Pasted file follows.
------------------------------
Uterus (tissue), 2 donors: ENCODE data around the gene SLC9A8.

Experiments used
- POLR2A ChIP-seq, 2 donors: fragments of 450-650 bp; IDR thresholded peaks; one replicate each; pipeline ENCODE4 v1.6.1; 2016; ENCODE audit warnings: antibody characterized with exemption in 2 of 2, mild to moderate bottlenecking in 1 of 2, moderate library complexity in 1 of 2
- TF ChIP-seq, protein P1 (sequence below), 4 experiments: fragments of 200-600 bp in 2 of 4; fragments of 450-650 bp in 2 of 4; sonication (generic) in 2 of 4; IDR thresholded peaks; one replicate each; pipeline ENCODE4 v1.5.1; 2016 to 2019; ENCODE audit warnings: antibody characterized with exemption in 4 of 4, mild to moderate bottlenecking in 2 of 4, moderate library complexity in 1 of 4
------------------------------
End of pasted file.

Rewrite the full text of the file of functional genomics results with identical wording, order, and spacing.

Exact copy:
Uterus (tissue), 2 donors: ENCODE data around the gene SLC9A8.

Experiments used
- POLR2A ChIP-seq, 2 donors: fragments of 450-650 bp; IDR thresholded peaks; one replicate each; pipeline ENCODE4 v1.6.1; 2016; ENCODE audit warnings: antibody characterized with exemption in 2 of 2, mild to moderate bottlenecking in 1 of 2, moderate library complexity in 1 of 2
- TF ChIP-seq, protein P1 (sequence below), 4 experiments: fragments of 200-600 bp in 2 of 4; fragments of 450-650 bp in 2 of 4; sonication (generic) in 2 of 4; IDR thresholded peaks; one replicate each; pipeline ENCODE4 v1.5.1; 2016 to 2019; ENCODE audit warnings: antibody characterized with exemption in 4 of 4, mild to moderate bottlenecking in 2 of 4, moderate library complexity in 1 of 4